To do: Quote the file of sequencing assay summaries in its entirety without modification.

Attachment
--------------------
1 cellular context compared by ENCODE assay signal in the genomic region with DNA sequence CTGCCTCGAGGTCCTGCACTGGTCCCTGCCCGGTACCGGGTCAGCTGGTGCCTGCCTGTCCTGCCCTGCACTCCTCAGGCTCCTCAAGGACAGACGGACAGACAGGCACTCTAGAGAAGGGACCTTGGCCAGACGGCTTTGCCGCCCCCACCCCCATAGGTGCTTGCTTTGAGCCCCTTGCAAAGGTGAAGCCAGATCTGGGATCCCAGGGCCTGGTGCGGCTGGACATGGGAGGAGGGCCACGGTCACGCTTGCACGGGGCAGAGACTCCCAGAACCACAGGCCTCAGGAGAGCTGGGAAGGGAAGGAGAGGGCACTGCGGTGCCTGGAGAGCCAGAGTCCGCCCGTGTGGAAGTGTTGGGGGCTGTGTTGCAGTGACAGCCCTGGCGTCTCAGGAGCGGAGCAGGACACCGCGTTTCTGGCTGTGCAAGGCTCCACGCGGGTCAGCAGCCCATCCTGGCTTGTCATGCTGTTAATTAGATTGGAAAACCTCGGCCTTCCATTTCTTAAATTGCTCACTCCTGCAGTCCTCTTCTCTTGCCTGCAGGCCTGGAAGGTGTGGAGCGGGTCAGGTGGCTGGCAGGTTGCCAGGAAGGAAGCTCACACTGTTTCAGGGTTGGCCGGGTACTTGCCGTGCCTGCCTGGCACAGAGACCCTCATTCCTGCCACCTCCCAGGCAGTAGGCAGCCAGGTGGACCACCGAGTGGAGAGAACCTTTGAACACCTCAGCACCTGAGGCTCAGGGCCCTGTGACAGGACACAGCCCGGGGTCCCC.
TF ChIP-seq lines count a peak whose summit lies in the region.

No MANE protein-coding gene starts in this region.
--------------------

1 cellular context compared by ENCODE assay signal in the genomic region with DNA sequence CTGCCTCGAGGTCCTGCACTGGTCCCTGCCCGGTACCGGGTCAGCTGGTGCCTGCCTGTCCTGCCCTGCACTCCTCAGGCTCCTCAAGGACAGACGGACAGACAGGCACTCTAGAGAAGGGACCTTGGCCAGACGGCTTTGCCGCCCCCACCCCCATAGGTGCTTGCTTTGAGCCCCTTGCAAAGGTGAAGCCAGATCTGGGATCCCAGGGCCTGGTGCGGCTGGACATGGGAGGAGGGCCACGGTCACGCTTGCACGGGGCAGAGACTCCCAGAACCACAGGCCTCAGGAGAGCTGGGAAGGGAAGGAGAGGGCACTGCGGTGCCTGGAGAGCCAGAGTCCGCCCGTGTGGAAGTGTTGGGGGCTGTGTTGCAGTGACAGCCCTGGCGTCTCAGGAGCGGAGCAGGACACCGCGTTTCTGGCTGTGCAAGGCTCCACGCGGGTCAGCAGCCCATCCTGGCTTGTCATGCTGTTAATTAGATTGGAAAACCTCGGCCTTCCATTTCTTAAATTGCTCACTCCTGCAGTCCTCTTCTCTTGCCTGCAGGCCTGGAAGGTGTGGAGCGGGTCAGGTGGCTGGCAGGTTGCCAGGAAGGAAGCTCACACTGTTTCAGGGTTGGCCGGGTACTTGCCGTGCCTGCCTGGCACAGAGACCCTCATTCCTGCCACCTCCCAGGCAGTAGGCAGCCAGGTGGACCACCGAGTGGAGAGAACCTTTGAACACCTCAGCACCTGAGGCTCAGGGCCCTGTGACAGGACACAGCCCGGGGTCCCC.
TF ChIP-seq lines count a peak whose summit lies in the region.

No MANE protein-coding gene starts in this region.